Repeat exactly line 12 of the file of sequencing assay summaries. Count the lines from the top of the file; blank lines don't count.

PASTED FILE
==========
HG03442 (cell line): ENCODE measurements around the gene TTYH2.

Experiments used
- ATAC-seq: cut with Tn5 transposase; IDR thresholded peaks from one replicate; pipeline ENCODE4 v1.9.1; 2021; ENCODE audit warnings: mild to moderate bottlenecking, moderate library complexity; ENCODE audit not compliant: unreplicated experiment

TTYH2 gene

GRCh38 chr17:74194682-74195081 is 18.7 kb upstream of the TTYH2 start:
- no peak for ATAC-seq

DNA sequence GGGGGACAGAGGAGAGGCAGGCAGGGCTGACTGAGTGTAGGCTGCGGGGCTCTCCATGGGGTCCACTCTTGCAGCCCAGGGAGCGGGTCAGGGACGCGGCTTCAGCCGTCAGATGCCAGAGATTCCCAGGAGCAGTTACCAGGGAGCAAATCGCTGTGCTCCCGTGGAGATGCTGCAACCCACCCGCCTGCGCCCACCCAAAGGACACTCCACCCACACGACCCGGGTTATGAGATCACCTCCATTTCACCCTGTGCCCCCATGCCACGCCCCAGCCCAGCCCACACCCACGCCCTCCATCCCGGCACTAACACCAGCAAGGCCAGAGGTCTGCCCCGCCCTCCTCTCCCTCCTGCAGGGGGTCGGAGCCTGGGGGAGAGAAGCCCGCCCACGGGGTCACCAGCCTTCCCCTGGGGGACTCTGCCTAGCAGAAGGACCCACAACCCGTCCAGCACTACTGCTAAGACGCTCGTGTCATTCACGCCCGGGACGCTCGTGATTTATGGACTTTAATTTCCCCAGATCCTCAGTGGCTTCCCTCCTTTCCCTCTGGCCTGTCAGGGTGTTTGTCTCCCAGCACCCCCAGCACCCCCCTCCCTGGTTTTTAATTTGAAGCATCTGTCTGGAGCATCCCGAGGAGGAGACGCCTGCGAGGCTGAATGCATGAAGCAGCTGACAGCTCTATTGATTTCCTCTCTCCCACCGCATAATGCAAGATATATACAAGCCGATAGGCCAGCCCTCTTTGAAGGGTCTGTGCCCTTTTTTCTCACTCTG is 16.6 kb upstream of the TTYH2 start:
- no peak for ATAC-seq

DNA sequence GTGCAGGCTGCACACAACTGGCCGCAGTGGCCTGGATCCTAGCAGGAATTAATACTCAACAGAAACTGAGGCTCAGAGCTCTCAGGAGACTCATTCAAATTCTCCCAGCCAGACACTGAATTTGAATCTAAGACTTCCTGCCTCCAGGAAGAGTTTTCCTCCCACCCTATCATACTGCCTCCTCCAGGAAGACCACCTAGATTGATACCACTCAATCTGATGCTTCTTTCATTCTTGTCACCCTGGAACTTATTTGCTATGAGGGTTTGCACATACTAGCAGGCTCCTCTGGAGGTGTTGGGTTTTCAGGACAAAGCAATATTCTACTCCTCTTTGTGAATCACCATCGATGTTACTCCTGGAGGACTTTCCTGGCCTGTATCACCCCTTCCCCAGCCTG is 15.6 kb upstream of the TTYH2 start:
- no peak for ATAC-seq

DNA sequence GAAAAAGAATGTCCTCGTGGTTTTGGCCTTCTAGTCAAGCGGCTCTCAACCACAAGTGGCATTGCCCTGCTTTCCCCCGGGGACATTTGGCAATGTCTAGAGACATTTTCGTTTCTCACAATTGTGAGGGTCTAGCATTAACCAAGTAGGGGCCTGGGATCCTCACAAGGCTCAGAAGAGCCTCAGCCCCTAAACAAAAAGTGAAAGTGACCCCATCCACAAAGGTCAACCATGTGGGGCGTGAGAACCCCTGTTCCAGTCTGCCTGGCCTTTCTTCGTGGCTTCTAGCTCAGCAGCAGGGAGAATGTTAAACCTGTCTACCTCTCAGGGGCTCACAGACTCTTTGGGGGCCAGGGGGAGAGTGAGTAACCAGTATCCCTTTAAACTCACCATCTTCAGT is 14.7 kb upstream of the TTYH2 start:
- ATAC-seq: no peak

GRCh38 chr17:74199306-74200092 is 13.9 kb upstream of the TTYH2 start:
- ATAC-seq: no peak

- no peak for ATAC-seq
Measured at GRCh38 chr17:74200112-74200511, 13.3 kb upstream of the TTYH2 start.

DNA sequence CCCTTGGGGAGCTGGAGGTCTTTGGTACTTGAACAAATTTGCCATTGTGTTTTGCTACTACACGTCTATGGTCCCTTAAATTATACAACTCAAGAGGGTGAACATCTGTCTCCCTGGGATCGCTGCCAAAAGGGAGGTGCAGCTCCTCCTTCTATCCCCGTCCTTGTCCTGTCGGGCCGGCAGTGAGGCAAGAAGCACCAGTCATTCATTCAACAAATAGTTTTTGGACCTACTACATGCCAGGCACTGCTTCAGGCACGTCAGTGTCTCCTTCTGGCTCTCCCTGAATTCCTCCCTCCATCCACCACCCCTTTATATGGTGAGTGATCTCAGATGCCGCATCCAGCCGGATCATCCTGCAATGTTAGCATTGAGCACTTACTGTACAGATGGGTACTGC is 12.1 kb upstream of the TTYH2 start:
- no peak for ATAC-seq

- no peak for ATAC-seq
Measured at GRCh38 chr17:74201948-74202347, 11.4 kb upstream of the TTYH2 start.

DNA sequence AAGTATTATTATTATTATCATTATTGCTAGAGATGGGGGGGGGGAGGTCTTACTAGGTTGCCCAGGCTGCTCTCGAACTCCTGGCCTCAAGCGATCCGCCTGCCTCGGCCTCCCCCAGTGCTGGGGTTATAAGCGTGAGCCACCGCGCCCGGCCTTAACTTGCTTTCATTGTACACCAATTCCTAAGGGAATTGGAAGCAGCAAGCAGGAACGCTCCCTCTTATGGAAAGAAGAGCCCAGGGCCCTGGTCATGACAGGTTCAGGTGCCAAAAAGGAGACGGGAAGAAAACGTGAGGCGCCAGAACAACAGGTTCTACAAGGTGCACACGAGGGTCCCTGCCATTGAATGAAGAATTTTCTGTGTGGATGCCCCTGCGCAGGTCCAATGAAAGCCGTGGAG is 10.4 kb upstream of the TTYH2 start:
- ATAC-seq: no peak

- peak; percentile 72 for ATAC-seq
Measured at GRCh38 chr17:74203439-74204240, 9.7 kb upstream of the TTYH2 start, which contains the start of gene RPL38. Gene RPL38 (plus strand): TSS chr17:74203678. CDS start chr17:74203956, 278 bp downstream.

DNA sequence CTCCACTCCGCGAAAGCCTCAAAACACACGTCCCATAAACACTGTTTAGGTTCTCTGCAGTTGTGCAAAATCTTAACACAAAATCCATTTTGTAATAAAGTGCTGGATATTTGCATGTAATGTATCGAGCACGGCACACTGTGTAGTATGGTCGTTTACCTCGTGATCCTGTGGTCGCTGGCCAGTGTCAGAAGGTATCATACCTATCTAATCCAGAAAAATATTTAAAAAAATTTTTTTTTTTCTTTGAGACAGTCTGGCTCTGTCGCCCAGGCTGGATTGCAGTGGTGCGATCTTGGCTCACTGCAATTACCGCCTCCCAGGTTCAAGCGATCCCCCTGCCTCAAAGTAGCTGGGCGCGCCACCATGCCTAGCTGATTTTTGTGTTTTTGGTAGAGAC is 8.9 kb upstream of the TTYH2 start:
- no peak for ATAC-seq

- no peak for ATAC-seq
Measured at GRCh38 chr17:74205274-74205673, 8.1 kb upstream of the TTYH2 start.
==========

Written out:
- ATAC-seq: no peak